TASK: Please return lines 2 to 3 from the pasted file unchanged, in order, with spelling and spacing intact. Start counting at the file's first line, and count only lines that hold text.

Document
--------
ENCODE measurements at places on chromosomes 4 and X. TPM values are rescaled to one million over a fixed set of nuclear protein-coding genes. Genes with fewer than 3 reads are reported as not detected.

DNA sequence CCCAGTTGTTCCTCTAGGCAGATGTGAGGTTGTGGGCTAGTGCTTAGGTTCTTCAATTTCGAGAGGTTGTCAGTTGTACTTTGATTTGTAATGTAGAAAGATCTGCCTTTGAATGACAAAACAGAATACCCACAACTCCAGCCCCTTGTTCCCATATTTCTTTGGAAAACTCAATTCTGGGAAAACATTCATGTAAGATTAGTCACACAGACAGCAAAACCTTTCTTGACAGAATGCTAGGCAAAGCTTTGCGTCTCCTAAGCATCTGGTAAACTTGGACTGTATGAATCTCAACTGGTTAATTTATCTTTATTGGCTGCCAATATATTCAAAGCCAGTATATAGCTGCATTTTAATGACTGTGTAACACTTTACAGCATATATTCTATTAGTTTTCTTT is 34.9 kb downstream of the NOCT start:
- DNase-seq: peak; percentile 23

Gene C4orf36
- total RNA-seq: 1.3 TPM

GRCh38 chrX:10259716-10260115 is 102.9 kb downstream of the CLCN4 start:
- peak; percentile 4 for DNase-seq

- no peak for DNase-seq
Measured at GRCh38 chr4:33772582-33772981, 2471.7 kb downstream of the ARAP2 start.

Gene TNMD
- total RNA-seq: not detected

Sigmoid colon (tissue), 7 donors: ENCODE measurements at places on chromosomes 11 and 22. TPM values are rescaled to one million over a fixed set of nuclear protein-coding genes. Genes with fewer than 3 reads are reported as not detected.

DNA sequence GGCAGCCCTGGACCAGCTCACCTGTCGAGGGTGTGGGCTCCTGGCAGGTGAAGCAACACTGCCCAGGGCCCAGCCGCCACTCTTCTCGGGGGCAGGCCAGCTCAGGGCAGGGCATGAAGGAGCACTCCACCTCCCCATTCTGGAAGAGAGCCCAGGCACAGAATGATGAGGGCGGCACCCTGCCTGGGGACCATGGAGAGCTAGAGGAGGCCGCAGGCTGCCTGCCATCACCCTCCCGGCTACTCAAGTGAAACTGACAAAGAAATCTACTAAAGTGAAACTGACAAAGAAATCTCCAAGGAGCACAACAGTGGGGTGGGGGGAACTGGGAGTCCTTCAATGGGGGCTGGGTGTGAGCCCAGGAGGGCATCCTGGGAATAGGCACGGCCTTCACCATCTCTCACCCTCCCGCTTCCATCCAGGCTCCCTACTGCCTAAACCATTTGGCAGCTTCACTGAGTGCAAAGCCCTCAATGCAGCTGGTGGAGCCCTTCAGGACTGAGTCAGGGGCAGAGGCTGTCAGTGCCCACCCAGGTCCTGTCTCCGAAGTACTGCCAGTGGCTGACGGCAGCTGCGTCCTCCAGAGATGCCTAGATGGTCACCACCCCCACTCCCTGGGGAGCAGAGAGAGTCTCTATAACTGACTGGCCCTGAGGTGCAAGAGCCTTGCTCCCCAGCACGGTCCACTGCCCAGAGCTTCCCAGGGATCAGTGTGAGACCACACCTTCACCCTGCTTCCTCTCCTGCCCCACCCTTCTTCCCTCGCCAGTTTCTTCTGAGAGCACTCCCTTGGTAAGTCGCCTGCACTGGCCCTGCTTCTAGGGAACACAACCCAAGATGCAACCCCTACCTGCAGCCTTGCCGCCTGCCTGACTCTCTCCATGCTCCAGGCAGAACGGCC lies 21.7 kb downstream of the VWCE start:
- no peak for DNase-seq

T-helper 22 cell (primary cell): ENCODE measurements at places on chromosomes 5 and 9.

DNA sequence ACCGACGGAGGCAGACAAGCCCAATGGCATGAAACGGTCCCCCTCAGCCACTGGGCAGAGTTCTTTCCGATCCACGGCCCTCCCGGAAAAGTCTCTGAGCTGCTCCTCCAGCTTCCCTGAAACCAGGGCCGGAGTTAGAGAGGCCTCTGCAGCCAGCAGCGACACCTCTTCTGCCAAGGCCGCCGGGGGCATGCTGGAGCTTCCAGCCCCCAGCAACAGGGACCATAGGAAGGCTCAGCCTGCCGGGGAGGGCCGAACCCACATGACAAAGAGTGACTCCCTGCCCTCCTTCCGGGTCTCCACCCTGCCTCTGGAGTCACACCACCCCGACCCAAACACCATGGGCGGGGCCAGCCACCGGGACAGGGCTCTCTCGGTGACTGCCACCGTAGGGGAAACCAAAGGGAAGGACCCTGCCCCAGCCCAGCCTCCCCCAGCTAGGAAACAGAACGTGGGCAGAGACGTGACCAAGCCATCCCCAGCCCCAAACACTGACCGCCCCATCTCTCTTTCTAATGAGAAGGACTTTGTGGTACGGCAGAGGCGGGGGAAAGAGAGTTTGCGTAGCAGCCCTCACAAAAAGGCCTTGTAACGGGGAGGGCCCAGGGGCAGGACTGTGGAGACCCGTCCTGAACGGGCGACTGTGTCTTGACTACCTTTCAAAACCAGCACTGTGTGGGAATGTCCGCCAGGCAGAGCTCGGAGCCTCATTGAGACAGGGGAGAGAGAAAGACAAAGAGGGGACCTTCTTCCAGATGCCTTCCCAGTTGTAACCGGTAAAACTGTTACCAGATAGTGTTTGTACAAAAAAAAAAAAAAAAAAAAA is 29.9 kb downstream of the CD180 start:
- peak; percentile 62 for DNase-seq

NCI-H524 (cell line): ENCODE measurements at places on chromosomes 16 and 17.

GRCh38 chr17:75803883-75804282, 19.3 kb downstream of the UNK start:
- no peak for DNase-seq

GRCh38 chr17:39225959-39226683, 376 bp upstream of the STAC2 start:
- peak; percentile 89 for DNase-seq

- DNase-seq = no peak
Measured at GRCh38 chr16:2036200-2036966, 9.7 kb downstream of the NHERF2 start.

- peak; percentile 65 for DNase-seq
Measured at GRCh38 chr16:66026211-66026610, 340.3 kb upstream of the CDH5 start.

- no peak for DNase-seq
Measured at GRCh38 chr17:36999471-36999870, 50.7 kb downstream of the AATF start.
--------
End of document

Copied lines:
DNA sequence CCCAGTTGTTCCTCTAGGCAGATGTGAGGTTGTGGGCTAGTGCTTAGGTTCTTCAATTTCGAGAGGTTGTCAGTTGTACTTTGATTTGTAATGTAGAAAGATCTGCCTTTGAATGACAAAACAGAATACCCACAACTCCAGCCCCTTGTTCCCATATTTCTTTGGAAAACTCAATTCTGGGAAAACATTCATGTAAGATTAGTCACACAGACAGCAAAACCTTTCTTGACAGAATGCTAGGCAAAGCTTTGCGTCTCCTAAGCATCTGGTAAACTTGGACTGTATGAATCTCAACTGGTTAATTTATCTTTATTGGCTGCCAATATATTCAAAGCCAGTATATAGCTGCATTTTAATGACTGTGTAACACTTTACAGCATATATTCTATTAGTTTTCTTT is 34.9 kb downstream of the NOCT start:
- DNase-seq: peak; percentile 23